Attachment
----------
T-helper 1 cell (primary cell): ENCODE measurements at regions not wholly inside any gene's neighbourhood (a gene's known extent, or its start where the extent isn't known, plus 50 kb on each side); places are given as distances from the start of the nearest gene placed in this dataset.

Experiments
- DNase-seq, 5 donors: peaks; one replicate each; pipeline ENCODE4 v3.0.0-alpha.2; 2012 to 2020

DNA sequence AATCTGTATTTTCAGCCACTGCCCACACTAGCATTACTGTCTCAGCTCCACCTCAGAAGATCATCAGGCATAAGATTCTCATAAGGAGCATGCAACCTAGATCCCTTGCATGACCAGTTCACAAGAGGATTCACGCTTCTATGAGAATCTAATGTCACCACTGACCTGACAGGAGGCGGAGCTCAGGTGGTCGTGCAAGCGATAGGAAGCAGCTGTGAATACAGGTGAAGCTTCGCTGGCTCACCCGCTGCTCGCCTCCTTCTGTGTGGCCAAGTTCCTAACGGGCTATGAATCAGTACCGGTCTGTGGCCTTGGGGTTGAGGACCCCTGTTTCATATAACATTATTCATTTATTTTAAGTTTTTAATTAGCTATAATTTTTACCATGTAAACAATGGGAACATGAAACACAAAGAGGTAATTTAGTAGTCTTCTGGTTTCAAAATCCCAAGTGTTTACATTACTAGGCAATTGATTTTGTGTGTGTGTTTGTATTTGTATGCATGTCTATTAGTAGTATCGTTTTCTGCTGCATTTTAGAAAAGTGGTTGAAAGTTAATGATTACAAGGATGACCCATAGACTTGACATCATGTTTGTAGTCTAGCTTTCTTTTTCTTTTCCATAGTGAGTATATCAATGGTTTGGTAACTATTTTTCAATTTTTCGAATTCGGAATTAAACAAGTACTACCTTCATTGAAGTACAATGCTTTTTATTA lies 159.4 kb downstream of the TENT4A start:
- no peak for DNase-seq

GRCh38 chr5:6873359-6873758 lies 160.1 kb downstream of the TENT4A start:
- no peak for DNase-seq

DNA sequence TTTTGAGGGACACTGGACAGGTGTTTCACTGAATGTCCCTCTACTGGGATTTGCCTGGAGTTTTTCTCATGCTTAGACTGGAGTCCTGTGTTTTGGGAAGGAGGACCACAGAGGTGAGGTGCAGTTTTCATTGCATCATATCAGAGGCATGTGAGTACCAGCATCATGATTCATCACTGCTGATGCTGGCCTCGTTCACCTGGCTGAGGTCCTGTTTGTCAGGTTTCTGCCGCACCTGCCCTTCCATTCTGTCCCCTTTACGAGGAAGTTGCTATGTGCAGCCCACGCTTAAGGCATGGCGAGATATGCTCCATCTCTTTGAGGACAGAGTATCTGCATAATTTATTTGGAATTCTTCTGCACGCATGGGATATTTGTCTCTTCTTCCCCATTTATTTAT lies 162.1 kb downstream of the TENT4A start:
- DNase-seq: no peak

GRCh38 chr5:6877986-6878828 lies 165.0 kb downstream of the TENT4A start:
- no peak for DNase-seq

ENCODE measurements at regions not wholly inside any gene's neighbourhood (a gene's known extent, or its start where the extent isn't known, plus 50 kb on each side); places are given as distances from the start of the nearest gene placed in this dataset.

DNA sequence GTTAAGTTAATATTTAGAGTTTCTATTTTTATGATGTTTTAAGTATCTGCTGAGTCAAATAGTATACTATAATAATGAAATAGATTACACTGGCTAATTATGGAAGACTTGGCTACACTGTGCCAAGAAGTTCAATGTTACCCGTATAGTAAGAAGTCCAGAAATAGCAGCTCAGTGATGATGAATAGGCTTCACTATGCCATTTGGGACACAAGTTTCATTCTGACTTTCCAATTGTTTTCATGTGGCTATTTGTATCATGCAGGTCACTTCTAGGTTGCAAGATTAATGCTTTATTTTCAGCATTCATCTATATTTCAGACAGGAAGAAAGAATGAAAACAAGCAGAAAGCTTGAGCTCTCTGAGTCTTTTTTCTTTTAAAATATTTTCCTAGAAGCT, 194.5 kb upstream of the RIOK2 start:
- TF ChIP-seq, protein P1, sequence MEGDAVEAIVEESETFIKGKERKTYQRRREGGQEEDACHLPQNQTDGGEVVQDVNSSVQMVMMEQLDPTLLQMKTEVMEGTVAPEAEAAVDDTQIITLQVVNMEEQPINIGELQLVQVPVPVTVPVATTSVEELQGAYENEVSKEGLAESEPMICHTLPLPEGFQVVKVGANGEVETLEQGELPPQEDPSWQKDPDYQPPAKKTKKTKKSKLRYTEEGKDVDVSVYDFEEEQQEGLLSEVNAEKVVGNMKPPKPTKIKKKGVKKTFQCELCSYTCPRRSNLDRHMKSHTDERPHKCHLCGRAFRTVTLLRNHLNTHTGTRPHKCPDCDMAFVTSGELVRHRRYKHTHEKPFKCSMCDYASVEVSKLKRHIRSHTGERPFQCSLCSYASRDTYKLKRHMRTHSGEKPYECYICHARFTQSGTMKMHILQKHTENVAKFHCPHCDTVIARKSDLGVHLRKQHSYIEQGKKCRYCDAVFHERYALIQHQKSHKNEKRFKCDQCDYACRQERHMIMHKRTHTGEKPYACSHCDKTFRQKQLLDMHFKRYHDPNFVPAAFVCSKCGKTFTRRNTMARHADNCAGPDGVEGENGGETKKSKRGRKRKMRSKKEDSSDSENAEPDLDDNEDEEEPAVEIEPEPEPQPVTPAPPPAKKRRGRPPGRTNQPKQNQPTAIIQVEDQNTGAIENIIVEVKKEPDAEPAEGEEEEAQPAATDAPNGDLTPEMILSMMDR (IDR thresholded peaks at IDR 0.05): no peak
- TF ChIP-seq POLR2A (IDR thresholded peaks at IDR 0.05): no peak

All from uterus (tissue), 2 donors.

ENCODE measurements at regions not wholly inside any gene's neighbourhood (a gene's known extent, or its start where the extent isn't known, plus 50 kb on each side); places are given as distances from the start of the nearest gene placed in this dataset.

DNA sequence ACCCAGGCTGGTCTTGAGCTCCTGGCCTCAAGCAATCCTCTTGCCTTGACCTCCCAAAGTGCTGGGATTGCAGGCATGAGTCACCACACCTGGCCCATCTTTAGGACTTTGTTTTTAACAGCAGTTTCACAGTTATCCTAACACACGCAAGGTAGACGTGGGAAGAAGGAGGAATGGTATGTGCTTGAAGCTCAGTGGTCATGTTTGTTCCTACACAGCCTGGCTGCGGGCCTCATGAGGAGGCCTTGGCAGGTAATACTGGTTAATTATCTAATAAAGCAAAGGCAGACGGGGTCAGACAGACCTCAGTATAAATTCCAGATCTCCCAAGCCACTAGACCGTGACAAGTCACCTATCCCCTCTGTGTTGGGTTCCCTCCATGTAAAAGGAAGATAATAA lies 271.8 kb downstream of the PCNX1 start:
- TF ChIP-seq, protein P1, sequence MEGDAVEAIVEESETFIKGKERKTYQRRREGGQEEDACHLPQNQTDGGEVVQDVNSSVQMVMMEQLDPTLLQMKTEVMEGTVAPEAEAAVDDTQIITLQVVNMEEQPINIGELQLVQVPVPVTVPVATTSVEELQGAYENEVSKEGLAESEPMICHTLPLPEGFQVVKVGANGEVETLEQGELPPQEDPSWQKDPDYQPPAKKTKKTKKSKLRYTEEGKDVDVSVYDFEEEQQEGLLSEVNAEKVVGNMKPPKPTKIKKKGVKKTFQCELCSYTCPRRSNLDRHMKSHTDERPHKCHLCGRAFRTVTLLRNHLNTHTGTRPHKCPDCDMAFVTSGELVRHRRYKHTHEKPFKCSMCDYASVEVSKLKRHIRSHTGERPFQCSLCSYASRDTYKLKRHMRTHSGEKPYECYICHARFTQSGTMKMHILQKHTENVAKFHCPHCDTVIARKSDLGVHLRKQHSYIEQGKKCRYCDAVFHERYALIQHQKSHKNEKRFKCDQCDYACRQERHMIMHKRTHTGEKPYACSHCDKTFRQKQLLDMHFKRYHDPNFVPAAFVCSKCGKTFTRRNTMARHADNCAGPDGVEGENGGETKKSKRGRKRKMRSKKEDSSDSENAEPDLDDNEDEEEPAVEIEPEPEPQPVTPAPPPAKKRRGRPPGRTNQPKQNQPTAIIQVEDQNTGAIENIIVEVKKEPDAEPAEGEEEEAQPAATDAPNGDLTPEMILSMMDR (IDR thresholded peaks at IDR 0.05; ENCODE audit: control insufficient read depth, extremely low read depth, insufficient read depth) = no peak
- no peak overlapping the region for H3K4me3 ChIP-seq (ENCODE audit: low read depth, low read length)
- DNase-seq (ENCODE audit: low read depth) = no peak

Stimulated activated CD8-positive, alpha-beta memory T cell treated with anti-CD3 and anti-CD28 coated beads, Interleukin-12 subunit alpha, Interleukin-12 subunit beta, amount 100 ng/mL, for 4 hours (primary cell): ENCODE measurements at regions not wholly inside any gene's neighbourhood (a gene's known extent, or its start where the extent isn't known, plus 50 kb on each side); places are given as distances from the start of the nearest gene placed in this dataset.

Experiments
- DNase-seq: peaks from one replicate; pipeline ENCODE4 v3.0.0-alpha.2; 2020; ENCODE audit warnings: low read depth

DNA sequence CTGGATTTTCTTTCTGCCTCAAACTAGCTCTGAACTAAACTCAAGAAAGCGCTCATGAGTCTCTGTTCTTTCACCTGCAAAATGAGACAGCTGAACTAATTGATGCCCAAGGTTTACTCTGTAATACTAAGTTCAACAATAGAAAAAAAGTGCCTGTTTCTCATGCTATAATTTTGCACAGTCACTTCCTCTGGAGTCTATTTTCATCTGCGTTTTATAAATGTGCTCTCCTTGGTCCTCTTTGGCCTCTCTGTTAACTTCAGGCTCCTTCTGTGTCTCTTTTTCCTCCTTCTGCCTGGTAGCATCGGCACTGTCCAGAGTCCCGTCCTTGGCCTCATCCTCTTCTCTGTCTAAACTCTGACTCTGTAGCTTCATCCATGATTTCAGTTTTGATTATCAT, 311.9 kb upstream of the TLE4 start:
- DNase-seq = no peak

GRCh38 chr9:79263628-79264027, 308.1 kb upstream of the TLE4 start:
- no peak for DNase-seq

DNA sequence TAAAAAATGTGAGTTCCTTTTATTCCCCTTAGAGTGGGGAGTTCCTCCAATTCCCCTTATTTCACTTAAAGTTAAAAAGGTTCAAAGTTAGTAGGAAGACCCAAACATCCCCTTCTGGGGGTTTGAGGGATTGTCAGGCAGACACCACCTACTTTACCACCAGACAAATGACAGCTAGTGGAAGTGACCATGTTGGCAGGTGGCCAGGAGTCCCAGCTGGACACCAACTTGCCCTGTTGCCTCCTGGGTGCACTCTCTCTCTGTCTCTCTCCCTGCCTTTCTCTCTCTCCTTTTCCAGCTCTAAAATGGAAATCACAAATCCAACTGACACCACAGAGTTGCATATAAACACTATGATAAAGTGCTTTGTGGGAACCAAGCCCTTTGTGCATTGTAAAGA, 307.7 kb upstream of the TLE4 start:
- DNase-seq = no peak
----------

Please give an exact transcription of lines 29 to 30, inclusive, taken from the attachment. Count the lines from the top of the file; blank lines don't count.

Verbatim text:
DNA sequence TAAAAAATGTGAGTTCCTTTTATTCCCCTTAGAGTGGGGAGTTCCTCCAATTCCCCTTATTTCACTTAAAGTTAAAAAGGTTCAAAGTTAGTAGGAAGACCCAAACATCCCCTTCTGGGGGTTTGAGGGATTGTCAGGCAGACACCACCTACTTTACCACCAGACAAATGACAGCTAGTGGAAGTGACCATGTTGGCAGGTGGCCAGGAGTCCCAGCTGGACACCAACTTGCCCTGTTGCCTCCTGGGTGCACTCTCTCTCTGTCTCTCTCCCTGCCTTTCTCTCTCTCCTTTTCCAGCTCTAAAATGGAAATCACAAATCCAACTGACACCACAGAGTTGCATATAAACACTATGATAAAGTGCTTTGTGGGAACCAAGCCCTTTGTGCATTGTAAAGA, 307.7 kb upstream of the TLE4 start:
- DNase-seq = no peak